By Brooks Roland
After decades of complaining, protests, and debates from fans, media, pundits, players, and coaches, the unimaginable has become a reality. Big-time college football finally has a playoff system. As somebody that’s followed college football for nearly all of my life, I was ecstatic when the announcement was made that a college football playoff would become a reality in 2014. Now that the 2014 season has begun, it’s hard to ignore the fact there’s a different buzz surrounding this season due to the playoffs. And while it’s fun to predict which four teams will be in the playoff tournament at the end of the regular season, there’s one thing that’s bothering me about the whole thing: I don’t think it’s going to stop at four teams.
College football’s regular season is the most compelling in all of sports. Every game matters. You can’t take a week off, because if you do, your national title hopes could go down the drain in a heartbeat. Teams can’t leave anything to chance. If there’s one thing the BCS got right, it’s that it made every regular season game important. And it ensured the chance of controversy would be high. Somebody would get left out. Somebody would be upset that they didn’t get a fair shot at the title. While a four-team playoff won’t completely eliminate that controversy (there’s always one team that’s going to feel like they didn’t get a fair shake), it’ll give two more teams a shot at a national championship.
However, I wouldn’t be surprised at all if the higher-ups that run college football make changes to the playoff system down the line. They’ll see how successful the four-team model is, how much money it makes, and decide to expand it to eight teams. Who’s to stop them from doing so? And who’s to stop them from expanding to 12 or 16 teams? This would be a bad idea for a few reasons.
For starters, the regular season immediately carries less weight. If a team has clinched a playoff spot in an eight-team tournament, what’s going to stop them from resting their starters late in the season? That’s something we expect from the NFL, not college football. It also opens the door for less deserving teams that might not have had the best regular season to sneak into the playoffs. In other words, mediocrity would be rewarded, which has become far too common in this “everybody gets a trophy” society we live in today. The cream of the crop should be rewarded for their excellence in the regular season with a spot in the playoffs. That may not happen in a field that includes eight teams or more. In addition, a tournament that includes more than four teams means more games, which leads to a greater chance of injury and the quality of the football potentially decreasing. I realize that injuries can happen at any time, and the four-team field gives us two extra games, but it at least gives a couple more teams a shot while maintaining the integrity of the regular season.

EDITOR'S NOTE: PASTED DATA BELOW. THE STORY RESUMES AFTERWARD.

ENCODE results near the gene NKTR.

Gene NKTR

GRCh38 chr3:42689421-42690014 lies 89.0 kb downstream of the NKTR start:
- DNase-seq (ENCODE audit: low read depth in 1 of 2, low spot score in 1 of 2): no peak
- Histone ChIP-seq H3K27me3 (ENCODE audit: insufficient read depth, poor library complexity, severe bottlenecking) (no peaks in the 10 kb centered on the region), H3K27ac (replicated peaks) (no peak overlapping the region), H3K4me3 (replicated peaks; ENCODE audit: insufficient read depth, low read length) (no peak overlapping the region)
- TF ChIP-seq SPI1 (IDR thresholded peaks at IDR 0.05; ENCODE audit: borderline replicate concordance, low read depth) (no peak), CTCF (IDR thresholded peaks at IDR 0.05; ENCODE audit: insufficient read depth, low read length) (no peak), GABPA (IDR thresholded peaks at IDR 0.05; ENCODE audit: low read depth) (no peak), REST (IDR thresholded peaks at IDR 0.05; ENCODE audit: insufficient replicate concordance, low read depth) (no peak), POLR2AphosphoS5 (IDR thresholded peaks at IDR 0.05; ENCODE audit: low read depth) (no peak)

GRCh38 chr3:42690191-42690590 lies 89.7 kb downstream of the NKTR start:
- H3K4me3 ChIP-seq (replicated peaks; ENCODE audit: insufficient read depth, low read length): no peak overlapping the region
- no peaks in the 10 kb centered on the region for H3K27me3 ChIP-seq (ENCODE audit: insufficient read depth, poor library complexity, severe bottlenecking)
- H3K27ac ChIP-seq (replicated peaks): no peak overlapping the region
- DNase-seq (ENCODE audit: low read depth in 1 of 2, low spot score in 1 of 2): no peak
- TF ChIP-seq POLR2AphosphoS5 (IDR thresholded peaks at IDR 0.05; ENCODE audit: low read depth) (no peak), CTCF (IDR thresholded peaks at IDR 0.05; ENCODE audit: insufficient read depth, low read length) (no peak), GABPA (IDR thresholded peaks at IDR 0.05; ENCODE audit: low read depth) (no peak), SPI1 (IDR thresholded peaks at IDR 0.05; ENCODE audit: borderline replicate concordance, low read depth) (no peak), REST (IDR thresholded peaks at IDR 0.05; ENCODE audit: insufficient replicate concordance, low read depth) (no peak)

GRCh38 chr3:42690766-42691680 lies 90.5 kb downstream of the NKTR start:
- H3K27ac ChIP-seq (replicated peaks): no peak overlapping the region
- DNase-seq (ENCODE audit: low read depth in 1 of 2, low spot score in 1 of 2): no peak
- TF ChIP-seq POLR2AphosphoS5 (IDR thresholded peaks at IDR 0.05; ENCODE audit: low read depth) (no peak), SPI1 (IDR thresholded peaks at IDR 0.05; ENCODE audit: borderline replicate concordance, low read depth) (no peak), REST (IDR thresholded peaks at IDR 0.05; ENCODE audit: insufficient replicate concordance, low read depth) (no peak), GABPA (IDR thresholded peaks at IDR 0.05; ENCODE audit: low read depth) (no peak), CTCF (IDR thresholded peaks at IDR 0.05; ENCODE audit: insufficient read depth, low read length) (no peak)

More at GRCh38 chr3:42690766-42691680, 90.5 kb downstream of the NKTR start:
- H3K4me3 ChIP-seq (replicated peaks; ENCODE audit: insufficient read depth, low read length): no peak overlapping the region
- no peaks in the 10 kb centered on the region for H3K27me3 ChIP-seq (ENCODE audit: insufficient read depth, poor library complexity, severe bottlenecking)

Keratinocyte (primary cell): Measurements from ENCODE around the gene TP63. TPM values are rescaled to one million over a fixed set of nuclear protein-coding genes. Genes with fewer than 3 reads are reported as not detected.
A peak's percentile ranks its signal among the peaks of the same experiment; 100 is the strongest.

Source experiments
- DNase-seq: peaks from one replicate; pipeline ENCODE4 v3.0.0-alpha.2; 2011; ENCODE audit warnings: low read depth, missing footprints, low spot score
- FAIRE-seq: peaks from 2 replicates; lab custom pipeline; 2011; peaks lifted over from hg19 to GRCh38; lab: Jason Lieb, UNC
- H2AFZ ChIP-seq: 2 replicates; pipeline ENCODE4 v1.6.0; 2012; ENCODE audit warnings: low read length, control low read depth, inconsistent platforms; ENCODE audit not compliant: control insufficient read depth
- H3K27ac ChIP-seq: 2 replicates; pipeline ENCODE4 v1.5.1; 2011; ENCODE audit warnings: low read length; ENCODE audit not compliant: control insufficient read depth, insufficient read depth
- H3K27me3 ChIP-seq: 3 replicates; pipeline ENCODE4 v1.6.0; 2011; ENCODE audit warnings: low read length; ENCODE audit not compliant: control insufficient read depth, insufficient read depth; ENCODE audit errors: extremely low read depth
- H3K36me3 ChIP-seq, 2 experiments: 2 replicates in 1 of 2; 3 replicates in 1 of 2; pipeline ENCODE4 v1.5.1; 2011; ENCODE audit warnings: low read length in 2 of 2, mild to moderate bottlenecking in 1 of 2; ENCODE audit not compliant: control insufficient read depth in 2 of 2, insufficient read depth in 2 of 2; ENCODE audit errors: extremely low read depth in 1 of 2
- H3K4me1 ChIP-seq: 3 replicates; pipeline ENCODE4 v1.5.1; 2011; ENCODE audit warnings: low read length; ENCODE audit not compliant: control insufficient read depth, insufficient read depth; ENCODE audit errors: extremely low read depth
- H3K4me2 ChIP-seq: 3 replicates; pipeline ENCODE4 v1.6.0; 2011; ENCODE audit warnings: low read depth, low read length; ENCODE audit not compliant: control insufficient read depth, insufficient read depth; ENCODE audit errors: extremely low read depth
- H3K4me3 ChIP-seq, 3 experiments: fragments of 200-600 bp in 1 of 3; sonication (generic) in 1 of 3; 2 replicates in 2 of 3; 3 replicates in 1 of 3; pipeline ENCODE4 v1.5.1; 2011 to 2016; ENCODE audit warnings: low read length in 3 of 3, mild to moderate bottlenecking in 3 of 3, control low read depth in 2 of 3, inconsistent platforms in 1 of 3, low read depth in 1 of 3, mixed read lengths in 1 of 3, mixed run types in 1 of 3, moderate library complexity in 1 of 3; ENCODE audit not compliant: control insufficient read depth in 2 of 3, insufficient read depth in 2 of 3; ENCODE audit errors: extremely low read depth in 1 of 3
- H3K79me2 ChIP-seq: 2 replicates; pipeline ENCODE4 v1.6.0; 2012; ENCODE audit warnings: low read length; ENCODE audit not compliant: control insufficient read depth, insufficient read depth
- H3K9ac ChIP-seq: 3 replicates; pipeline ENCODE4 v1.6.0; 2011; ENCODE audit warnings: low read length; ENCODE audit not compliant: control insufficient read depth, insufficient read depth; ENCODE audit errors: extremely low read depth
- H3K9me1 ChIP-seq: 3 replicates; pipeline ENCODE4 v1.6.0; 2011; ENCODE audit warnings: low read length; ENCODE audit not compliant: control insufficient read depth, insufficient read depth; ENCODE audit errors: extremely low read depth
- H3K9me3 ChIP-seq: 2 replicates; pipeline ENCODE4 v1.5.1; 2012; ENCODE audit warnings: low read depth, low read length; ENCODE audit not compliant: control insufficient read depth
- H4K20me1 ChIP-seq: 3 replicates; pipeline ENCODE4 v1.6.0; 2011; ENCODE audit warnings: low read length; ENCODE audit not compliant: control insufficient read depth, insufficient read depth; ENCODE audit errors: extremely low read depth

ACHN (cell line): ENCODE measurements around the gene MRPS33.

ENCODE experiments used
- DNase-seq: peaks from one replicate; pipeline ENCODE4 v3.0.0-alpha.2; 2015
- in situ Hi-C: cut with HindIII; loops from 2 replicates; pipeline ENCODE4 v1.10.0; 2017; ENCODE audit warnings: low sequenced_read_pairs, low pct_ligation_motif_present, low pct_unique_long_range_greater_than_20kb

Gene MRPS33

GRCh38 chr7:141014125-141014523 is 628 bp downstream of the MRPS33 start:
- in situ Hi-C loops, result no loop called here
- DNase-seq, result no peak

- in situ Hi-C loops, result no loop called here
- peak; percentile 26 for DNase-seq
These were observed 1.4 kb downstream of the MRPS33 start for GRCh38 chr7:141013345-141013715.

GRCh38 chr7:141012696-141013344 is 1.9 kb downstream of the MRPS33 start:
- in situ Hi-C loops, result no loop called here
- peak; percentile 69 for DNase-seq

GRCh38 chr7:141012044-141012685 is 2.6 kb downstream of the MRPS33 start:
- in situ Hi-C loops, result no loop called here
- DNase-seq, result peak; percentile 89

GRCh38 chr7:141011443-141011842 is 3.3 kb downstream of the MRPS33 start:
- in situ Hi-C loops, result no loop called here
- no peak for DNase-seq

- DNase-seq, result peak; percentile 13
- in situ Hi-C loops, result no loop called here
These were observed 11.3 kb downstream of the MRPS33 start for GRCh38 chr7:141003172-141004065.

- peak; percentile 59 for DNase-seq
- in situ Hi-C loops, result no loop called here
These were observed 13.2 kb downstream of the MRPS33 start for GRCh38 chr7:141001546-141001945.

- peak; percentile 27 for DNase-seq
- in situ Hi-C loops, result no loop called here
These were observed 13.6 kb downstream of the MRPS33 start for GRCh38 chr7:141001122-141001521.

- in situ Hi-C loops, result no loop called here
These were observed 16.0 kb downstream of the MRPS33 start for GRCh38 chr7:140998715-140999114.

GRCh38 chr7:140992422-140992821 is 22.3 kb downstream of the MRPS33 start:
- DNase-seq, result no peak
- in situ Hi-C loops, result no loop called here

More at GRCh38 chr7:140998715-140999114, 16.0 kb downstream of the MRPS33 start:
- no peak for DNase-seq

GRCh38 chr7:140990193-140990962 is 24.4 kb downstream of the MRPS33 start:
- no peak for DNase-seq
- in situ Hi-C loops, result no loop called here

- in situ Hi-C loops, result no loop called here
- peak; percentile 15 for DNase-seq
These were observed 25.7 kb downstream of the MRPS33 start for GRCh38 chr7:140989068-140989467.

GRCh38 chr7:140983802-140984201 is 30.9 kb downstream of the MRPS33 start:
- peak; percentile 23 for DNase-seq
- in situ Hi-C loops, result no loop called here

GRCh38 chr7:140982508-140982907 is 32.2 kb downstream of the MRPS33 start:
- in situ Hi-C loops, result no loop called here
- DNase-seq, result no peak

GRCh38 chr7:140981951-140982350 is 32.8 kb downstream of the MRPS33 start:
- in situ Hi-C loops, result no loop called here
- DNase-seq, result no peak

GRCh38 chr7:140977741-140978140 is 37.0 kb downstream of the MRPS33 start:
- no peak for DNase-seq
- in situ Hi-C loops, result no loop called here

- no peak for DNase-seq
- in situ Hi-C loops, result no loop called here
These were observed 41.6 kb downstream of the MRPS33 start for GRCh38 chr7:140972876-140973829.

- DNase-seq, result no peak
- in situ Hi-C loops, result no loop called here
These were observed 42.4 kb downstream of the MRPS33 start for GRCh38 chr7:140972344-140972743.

The introduction of a four-team playoff is precisely the shot in the arm that college football needs. It’ll make the race for the national title that much more intriguing and it’ll attract even more interest than the bowl games, provided it stays at four teams. Anything more than that would water down the regular season and dilute the quality of the playoff system.
Brooks Roland is the producer for Out of Bounds, heard Monday-Friday 7-10 pm on 98.7 The Fan. You can follow him on Twitter @BrooksR987